Violence broke out April 6 after Coptic children allegedly drew crosses on the wall of an Islamic institute in Khosoos, north of Cairo, leaving four Copts and a Muslim dead. A funeral held for Coptic victims at St Mark's Cathedral, the seat of the Coptic Pope in Cairo, likewise descended into violence after unknown assailants attacked the procession, leading to more deaths in the deadliest sectarian incident since President Mohammed Morsi was elected in June 2012.

The attack on the Coptic Orthodox Cathedral - a major site for Egypt's Christian population - has resulted in a backlash from the community.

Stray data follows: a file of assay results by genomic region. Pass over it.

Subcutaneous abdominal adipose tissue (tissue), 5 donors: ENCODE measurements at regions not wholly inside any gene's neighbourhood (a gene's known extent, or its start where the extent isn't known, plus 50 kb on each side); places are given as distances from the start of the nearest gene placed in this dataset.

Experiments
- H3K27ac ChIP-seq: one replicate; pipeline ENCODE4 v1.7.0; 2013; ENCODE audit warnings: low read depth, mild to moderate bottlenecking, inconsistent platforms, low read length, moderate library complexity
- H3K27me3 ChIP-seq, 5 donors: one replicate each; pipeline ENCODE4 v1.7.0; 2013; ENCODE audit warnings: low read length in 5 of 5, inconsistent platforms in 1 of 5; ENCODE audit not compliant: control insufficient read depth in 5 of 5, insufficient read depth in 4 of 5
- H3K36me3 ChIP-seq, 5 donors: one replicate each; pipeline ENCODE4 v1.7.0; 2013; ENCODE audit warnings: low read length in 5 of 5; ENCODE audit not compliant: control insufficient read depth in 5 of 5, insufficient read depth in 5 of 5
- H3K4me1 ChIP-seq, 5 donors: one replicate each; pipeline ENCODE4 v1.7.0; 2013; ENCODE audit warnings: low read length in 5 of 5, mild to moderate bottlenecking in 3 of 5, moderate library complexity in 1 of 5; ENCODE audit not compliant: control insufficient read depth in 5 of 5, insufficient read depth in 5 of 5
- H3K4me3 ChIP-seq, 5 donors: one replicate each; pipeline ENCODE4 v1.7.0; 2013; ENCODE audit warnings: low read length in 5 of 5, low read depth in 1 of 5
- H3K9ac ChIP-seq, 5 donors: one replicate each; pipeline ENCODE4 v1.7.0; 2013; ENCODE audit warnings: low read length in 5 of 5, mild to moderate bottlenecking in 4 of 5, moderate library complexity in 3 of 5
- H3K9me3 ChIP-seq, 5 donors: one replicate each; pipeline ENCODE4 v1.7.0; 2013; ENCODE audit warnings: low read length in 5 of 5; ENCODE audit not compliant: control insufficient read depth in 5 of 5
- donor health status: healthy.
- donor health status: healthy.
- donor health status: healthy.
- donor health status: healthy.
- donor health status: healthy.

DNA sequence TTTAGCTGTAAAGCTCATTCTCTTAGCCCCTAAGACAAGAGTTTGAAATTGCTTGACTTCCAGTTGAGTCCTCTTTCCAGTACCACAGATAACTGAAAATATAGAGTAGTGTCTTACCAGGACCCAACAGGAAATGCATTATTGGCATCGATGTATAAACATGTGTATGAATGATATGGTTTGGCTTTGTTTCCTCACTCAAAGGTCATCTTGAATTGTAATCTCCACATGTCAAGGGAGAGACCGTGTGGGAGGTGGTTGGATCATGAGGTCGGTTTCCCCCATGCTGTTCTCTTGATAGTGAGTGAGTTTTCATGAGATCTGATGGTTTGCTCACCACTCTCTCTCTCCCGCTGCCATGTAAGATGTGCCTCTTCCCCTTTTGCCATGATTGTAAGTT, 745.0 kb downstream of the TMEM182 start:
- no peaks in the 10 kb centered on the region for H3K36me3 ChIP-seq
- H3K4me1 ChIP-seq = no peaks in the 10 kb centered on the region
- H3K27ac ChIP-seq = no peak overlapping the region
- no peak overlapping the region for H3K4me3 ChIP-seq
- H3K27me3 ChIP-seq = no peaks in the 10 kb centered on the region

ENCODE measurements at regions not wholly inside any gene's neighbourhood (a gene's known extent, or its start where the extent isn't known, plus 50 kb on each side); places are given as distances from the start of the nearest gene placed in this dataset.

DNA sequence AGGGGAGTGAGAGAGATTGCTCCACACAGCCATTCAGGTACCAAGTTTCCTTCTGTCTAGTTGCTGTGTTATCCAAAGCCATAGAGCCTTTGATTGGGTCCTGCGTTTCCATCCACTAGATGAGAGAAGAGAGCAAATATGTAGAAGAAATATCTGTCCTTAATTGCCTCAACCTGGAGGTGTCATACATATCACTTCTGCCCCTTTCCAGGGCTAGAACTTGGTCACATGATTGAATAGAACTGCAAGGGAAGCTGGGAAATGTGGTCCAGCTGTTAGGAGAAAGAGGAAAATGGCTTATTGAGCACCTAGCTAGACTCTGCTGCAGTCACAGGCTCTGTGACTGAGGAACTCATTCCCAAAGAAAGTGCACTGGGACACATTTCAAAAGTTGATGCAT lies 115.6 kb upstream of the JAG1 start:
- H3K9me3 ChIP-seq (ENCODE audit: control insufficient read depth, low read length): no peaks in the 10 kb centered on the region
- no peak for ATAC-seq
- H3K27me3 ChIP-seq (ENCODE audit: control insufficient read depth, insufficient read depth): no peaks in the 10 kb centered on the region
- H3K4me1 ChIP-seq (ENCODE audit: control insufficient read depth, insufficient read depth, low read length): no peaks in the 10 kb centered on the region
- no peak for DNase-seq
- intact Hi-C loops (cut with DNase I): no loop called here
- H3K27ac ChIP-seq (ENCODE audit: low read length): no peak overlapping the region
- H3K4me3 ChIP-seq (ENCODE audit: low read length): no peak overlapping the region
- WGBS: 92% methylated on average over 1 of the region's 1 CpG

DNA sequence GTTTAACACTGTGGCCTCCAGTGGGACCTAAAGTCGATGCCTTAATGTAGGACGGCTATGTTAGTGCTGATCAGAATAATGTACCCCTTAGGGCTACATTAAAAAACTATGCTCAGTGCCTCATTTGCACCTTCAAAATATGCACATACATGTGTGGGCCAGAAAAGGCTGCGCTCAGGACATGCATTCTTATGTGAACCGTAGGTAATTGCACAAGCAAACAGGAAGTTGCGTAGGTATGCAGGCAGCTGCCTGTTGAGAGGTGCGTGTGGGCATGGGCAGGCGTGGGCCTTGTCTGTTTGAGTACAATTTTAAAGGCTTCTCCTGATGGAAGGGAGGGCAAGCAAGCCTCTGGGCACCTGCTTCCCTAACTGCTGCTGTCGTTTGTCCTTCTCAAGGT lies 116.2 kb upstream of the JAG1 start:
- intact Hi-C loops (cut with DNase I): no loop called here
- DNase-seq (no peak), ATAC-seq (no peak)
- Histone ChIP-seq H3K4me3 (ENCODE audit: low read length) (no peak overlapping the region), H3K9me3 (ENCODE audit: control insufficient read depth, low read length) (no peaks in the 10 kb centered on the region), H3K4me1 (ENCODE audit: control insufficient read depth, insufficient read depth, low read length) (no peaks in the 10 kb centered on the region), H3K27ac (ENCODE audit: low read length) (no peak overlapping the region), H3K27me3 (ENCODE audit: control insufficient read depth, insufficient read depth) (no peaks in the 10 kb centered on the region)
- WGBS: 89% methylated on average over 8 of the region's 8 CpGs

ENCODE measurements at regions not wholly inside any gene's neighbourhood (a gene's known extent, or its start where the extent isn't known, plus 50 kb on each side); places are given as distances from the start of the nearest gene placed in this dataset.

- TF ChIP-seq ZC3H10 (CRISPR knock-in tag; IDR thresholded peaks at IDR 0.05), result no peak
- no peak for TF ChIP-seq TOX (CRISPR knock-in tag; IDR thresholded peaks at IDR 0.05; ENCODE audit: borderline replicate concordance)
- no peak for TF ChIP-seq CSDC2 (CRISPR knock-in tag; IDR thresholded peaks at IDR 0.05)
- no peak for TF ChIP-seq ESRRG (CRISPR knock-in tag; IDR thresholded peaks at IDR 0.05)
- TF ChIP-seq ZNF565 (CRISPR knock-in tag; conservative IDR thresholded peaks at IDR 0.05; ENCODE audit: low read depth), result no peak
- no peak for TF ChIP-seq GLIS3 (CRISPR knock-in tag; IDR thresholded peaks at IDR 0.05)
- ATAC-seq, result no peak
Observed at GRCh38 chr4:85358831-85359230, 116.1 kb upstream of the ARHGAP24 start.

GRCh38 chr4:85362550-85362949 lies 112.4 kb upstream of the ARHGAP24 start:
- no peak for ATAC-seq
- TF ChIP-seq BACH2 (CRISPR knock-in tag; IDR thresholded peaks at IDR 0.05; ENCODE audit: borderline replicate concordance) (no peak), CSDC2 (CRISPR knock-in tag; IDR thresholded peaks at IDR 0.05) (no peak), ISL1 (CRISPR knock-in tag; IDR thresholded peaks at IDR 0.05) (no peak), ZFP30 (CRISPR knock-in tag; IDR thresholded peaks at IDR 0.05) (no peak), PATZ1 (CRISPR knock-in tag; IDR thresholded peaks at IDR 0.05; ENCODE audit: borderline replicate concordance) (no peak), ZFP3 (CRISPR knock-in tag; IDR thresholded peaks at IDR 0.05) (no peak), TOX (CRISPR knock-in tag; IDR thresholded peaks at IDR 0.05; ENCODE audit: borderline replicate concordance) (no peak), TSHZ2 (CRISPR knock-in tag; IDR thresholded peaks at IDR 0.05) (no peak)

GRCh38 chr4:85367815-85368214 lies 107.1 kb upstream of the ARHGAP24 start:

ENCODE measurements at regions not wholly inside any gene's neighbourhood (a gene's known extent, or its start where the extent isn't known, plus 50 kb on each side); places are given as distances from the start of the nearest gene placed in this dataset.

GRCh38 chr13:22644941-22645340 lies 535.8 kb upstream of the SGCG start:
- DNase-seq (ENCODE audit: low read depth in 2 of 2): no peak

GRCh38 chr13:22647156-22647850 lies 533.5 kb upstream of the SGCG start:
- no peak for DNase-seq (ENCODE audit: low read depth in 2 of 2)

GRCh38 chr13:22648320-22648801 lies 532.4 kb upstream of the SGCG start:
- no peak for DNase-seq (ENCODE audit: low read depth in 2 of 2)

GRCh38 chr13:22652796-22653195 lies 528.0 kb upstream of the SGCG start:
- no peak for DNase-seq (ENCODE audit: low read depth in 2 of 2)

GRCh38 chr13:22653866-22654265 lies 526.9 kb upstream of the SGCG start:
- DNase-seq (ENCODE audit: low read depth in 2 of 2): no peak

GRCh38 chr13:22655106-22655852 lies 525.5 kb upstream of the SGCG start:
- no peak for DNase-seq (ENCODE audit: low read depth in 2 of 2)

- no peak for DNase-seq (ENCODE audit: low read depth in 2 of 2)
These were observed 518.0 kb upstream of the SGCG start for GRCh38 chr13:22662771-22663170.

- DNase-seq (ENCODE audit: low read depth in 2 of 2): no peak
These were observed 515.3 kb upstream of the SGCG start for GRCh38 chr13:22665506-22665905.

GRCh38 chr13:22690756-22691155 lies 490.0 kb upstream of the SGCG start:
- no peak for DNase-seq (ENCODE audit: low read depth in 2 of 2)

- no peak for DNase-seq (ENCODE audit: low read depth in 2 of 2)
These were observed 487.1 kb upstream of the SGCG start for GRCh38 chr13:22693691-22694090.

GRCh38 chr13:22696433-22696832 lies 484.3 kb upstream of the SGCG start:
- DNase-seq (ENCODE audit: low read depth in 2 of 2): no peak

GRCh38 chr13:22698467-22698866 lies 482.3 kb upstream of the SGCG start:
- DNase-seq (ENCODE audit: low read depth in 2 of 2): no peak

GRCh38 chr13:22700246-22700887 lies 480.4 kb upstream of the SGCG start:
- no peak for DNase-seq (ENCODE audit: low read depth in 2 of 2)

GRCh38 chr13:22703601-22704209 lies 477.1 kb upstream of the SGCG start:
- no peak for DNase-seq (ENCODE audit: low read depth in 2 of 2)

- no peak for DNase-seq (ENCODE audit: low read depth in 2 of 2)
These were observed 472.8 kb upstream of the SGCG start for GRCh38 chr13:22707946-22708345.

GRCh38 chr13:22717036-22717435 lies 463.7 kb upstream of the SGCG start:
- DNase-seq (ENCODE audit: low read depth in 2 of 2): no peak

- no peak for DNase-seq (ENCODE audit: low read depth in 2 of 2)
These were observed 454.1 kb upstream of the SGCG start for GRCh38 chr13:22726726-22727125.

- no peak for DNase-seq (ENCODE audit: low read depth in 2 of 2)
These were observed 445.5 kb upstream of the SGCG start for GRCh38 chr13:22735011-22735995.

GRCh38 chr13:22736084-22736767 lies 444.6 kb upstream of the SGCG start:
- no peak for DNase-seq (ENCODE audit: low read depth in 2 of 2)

Coptic parliamentarians criticised the government and police for failing to protect the iconic church. Pope Tawadros II, the head of the Coptic Church, told local media that Morsi's handling of the crisis suffered from "negligence and poor assessment of events", and that the attack "crossed all the red lines", an unusual move for the church - which has generally shied away from criticising the head of state. 

Observers say the incidents expose the Copts' growing unease with the rise of Muslim political groups, and their concern for their community's security and future in Egypt.